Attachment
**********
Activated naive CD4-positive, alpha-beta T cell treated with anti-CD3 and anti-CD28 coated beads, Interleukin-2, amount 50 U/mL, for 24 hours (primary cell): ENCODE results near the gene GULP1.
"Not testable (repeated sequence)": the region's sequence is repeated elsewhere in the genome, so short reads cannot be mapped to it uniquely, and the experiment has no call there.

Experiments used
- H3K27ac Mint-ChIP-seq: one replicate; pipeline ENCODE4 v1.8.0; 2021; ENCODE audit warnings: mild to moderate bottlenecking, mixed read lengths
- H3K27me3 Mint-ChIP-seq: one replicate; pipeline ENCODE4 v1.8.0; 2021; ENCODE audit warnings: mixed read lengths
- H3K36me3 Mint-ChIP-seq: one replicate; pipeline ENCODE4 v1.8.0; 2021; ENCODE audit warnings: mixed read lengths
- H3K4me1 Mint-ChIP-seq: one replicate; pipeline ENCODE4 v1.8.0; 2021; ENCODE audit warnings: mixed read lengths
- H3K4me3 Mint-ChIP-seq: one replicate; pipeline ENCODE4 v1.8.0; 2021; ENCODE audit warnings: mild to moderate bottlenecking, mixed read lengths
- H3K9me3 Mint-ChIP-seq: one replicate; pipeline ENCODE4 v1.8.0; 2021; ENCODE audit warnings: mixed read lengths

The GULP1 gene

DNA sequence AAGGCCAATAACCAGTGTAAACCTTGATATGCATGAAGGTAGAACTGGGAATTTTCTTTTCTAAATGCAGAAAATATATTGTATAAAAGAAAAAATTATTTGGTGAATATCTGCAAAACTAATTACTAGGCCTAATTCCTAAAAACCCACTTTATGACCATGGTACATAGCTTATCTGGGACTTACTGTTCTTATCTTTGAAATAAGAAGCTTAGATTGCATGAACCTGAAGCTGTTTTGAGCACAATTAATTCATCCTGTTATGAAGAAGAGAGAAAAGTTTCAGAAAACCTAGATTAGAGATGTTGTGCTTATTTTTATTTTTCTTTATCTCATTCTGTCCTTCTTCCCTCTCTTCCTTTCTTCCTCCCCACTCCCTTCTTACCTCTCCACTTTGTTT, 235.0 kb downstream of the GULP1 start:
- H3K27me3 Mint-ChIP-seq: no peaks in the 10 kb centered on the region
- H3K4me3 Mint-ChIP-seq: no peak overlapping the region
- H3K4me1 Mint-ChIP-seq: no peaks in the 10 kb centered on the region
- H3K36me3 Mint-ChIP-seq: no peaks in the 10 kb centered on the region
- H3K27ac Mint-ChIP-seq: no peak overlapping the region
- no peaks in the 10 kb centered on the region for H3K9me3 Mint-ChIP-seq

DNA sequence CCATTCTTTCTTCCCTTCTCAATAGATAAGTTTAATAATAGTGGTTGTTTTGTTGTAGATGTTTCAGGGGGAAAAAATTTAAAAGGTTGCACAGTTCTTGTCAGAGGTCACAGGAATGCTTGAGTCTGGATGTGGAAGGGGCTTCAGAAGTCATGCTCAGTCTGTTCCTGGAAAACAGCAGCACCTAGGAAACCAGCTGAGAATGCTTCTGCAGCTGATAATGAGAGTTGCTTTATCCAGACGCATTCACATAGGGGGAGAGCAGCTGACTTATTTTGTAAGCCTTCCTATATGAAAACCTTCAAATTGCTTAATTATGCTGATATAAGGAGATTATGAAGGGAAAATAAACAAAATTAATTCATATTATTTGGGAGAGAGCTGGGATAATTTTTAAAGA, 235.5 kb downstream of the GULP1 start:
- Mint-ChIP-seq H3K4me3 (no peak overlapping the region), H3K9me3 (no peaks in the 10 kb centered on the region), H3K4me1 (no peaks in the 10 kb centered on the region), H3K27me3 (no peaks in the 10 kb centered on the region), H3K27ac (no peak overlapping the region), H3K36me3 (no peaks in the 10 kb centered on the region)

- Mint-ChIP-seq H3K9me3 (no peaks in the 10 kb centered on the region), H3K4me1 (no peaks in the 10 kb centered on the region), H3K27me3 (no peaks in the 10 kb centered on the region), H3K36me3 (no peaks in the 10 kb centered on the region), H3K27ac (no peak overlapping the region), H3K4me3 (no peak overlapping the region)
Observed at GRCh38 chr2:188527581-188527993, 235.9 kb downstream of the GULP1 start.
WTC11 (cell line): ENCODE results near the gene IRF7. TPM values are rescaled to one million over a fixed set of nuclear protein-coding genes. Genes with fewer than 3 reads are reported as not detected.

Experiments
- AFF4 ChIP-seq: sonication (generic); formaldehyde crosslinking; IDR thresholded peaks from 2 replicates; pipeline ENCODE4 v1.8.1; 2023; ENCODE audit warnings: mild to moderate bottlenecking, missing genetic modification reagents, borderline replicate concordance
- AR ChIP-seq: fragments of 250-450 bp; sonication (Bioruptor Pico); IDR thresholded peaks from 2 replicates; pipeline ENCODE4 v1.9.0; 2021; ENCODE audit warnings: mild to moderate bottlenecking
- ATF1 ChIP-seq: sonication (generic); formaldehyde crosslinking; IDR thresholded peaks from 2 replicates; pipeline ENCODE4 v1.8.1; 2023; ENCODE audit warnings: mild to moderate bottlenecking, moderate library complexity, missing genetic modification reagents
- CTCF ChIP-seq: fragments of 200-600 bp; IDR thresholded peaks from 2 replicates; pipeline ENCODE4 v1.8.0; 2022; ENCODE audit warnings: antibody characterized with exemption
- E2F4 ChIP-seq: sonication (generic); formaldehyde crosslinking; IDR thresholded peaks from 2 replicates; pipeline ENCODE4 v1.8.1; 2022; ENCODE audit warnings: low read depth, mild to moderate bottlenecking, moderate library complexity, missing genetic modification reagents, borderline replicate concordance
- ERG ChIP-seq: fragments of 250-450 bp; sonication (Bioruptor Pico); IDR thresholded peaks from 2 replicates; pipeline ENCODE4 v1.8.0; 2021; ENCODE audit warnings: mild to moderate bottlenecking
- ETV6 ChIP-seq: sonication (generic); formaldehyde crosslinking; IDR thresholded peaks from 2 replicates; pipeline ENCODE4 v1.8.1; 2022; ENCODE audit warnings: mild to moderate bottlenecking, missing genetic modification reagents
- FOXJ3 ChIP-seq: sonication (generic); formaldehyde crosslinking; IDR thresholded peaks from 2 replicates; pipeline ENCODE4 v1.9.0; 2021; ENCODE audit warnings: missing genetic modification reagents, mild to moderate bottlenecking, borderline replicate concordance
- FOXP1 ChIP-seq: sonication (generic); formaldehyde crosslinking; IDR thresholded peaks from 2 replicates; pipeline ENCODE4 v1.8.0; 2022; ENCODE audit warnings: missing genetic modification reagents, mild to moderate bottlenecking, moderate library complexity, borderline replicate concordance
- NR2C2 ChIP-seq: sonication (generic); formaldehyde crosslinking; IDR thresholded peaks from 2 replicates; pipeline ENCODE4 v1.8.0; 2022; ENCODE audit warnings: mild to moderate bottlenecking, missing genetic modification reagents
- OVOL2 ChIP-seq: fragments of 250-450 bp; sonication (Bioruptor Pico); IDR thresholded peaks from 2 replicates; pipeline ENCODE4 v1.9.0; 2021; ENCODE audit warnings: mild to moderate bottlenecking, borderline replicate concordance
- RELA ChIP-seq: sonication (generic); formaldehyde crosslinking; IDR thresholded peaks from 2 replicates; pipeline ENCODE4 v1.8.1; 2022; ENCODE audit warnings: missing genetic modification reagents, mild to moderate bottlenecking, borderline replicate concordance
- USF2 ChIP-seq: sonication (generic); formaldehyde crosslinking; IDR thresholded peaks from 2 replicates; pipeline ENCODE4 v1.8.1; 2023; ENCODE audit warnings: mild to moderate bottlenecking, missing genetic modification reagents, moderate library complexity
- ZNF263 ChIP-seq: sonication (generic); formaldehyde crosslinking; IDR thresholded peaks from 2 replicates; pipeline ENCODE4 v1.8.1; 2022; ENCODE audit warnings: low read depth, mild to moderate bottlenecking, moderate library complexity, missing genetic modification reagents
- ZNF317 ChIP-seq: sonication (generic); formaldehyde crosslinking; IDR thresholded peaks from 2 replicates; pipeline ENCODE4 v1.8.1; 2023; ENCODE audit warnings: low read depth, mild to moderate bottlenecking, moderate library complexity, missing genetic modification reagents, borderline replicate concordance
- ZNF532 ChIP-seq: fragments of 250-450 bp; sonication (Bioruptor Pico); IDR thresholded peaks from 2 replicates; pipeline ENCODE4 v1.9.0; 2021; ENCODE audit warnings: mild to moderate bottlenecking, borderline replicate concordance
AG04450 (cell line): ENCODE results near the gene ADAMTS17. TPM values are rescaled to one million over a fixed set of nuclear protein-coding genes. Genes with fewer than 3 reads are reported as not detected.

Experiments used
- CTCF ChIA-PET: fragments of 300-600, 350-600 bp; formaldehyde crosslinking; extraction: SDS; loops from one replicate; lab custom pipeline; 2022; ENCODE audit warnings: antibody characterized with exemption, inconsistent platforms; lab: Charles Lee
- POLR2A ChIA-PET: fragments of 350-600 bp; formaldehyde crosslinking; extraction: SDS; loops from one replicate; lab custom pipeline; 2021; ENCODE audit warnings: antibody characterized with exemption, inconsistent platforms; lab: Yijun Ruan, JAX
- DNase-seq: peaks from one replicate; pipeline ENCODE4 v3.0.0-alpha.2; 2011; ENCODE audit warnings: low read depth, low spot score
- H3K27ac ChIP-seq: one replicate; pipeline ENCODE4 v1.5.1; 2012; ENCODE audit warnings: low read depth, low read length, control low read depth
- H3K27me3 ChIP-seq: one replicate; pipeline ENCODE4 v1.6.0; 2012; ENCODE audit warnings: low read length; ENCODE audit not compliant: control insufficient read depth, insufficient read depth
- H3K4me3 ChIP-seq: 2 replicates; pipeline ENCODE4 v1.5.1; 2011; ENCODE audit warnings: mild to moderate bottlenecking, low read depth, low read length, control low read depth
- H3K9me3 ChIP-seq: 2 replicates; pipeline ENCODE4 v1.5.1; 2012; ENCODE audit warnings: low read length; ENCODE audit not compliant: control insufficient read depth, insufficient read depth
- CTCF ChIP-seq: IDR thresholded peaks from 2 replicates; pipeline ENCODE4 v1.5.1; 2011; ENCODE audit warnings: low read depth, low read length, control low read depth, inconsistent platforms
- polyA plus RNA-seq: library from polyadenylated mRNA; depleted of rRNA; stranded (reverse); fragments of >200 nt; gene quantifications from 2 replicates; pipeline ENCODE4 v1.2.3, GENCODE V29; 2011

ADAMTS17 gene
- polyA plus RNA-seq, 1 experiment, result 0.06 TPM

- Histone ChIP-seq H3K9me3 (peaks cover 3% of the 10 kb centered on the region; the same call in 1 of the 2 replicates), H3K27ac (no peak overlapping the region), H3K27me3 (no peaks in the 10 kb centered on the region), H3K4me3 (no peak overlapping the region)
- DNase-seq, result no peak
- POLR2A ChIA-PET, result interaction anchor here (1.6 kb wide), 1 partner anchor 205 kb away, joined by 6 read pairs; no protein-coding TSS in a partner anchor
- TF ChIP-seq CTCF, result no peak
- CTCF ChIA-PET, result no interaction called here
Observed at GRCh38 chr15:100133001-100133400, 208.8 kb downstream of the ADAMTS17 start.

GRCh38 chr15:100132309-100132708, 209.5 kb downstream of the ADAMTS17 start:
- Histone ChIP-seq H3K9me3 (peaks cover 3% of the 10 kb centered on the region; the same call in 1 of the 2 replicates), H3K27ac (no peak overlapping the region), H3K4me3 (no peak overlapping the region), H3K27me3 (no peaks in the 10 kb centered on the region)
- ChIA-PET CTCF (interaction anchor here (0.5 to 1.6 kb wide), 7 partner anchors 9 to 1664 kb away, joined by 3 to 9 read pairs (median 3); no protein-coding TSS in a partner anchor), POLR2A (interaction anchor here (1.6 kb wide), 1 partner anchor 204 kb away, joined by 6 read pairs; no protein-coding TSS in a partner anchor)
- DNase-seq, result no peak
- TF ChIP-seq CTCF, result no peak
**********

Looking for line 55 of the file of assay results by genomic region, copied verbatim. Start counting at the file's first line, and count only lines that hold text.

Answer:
- POLR2A ChIA-PET, result interaction anchor here (1.6 kb wide), 1 partner anchor 205 kb away, joined by 6 read pairs; no protein-coding TSS in a partner anchor